The 2019 deficit target is still a big ask

Despite the usual post budget hullabaloo, the only thing remarkable about Wednesday’s announcements was just how little the overall picture has changed. As Gemma Tetlow of the IFS commented, when it comes to tax and spending the giveaways are mostly matched by the takeaways.

It’s a similar story for the wider economy. Here’s the OBR’s opening statement:

In the relatively short period since our last forecast in December, there have been a number of developments affecting prospects for the UK economy and public finances both positively and negatively. These include a further big fall in oil prices, an unexpectedly large increase in net inward migration, further falls in market interest rates, another disappointing quarter for productivity growth, downward revisions to estimates of economic growth in 2014 and downward revisions to the outlook for the world economy. These have had a relatively modest net effect on our forecasts for real GDP growth and the public finances.

Some good stuff happened and some bad stuff happened to cancel it out. Like the chancellor, the economy giveth and it taketh away. The underlying position of the public finances is pretty much unchanged.

The only major difference between this budget and the last autumn statement is the Chancellor’s decision not to go for a £23 billion surplus in the last year of the decade. Given that he only sprang that idea on us in December, reversing it doesn’t change what we already knew from this time last year. (See yesterday’s post.)

Although the government’s spending plans imply an easing off in the last year of the next parliament, the cuts needed to eliminate the deficit in 2019 are still as severe as ever. We are still looking at a reduction in public service spending of nearly £40 billion after this year and even more for those departments outside the ring-fence.

Screen Shot 2015-03-20 at 09.47.53

Source: Soumaya Keynes, IFS.

The squeeze would come in the middle years of the next parliament and would, says the OBR, require bigger cuts to day-to-day public service spending (Resource DEL) than anything we have seen so far.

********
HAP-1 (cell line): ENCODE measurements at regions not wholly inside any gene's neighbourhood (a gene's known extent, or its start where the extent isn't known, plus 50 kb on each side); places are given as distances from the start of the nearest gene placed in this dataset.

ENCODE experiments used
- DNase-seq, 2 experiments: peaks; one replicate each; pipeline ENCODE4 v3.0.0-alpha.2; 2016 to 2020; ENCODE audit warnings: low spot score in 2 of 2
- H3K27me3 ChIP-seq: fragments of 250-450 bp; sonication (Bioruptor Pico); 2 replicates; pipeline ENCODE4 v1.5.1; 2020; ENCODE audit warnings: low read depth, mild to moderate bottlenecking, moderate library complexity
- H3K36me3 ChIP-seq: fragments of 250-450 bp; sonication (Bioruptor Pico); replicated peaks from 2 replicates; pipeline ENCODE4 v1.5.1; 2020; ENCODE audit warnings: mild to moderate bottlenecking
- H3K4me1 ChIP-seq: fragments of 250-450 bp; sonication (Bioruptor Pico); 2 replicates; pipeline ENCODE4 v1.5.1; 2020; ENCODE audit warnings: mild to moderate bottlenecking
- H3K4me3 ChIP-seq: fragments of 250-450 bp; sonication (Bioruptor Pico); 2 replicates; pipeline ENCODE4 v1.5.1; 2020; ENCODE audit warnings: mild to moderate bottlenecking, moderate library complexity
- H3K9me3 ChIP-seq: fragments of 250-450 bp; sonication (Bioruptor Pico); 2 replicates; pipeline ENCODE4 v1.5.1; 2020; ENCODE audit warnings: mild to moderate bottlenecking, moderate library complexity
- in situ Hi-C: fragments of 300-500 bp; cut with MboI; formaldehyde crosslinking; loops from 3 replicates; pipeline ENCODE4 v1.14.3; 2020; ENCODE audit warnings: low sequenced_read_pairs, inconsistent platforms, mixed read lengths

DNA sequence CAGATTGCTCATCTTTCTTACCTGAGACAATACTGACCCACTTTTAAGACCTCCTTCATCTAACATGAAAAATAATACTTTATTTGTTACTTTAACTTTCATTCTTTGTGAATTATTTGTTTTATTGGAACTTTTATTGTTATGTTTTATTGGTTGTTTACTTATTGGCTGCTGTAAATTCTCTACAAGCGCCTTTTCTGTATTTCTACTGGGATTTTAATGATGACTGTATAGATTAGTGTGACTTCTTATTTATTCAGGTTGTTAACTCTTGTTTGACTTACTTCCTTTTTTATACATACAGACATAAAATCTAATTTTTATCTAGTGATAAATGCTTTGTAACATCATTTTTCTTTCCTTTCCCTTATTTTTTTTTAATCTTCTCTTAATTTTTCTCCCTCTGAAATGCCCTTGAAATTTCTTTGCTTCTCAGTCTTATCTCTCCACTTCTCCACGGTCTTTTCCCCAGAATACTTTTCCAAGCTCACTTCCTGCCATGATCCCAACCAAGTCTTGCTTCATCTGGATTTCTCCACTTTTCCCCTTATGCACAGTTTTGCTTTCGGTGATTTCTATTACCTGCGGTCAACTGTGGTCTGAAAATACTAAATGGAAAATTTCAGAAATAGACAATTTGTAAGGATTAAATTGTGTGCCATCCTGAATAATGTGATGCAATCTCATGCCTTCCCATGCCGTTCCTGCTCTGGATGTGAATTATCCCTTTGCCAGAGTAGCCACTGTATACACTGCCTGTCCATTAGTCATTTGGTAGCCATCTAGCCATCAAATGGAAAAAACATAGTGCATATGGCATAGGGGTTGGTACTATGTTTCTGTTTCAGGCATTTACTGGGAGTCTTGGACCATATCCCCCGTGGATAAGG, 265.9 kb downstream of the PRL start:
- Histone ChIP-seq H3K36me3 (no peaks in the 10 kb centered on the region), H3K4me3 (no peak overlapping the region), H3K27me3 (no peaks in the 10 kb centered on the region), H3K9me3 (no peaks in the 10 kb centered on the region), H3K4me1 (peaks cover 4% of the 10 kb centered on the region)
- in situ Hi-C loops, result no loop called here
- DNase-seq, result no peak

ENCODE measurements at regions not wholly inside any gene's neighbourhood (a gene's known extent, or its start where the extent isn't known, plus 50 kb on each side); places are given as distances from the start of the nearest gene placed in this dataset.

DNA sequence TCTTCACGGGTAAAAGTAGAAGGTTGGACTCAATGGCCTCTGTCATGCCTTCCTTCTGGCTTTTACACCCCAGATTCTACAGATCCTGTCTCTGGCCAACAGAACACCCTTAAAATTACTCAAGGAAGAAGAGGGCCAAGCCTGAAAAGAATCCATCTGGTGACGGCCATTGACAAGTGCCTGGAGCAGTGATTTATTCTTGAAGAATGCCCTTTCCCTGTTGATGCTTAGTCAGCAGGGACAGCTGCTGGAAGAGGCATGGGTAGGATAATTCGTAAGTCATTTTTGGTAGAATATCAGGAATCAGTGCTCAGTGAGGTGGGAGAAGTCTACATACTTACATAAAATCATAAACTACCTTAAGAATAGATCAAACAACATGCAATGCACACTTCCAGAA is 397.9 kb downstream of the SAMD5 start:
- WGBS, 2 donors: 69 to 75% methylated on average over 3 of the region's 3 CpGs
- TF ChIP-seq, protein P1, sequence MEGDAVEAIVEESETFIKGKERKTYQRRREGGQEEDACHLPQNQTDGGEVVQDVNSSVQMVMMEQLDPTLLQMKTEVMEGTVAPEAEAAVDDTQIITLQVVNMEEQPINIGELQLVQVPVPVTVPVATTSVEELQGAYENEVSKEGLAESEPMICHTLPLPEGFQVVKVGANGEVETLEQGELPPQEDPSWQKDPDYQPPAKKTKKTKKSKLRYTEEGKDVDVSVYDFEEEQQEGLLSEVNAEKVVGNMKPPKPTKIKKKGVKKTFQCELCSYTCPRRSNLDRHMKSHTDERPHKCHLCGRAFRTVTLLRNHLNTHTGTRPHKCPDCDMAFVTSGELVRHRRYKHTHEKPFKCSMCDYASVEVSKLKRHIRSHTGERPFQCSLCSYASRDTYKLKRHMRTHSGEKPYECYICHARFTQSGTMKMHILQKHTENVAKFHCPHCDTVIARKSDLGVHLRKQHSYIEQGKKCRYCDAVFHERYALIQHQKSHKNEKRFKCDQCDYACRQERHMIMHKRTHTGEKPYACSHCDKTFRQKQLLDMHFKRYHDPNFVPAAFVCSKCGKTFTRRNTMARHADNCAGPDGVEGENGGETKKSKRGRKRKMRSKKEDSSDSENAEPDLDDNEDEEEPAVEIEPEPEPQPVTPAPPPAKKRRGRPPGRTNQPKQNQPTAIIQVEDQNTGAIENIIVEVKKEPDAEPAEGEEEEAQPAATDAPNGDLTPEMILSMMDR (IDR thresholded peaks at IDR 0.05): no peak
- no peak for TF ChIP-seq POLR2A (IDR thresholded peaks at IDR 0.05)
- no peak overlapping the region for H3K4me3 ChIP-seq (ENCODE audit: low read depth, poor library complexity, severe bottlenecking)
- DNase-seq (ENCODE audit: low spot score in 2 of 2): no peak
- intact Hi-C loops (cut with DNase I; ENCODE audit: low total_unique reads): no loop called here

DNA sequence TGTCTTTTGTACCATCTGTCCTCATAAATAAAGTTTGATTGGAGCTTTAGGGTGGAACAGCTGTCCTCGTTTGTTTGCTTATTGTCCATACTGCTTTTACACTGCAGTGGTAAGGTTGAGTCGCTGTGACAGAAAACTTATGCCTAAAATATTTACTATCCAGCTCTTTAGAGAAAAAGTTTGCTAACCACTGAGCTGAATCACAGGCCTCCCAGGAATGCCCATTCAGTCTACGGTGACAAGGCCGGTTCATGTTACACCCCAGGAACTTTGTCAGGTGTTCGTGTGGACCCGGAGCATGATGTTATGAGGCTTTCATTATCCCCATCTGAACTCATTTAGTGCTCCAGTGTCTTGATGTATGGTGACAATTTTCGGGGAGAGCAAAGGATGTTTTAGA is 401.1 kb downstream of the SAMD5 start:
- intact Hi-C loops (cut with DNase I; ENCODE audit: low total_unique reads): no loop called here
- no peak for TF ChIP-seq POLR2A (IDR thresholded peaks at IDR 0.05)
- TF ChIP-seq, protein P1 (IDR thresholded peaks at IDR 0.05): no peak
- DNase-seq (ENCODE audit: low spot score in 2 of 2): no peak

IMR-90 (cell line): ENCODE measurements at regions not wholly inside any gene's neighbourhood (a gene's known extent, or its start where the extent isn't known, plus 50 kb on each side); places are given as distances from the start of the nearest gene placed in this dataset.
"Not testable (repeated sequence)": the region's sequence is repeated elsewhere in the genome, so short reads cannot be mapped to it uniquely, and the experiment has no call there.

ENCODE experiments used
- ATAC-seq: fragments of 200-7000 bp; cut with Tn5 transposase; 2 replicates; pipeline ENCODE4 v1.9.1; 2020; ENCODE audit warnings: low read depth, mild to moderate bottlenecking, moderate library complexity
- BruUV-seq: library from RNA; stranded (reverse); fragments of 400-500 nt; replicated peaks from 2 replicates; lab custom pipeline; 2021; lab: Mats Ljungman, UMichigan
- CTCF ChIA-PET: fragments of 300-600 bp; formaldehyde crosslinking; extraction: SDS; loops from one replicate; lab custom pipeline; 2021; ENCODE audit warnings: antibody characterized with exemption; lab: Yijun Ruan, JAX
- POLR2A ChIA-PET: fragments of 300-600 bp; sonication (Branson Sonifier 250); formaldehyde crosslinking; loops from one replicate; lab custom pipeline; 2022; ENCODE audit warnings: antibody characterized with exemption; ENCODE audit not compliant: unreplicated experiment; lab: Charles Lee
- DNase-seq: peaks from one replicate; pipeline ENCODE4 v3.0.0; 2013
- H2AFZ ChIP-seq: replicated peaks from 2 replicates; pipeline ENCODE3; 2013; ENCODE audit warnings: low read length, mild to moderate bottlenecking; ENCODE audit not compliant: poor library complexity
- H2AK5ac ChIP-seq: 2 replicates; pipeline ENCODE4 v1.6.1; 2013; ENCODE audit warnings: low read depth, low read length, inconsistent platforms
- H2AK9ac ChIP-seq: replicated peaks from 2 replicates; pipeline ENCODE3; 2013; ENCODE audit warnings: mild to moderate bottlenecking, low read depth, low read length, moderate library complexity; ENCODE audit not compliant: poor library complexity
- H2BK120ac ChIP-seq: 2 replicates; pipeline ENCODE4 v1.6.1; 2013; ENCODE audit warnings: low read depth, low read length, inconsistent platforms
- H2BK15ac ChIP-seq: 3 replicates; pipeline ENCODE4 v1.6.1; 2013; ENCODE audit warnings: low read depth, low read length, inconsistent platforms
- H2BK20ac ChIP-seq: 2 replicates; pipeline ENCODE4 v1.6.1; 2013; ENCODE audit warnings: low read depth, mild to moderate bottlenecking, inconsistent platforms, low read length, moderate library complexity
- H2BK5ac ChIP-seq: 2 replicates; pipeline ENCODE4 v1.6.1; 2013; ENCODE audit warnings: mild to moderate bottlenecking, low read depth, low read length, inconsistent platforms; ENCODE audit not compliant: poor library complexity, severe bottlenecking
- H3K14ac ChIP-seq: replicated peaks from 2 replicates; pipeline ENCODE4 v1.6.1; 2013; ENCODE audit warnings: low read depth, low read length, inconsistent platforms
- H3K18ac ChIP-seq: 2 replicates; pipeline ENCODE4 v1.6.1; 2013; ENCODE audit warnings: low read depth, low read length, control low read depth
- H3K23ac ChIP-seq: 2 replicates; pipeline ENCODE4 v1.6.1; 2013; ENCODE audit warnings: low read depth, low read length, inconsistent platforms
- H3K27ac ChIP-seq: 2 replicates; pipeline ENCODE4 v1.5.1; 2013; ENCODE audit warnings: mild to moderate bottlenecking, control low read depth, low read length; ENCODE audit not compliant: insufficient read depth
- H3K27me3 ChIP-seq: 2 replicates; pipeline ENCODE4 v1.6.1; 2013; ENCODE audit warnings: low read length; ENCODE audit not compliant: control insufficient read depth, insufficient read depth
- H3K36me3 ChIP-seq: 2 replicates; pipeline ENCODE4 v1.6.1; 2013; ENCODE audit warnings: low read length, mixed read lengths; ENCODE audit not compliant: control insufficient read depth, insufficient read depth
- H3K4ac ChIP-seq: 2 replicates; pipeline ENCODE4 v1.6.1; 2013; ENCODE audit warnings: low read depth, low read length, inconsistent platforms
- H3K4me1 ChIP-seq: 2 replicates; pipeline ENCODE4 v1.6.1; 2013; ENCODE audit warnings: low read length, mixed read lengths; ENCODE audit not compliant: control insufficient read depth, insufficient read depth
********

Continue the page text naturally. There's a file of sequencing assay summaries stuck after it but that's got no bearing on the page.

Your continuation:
Screen Shot 2015-03-19 at 16.52.10

When it comes to spending cuts, then, nothing has changed. The chancellor hasn’t eased up on austerity, he has just eased up on the additional austerity he announced in December. Eliminating the deficit by 2019 is still as big a task as it ever was. Even before the additional targets announced in December, hitting the deficit target just by cutting public services looked unlikely. As Giles said, after leaving his job with Vince Cable:

For my last few months I asked every friendly expert I could meet: do you think the figures in the latest OBR report that suggest there will be less than £300bn of RDEL spending in 2018 are credible and achievable? I never met anyone who would say yes. Mostly they looked on me as some sort of naif. I remain slightly confused at why the OBR itself doesn’t say this.

And as IFS Director Paul Johnson remarked after the 2014 budget:

It is…a Budget which leaves us with as little sense as we had before of quite how the very large public spending cuts still in the pipeline will actually be delivered.

The “rollercoaster” promise to increase spending again in the last year of the next parliament is neither here nor there. With the cuts that would be needed in the previous years, some public services would simply cease to exist by 2020. The extra spending would ease the pressure on those left standing but by then the damage will have been done.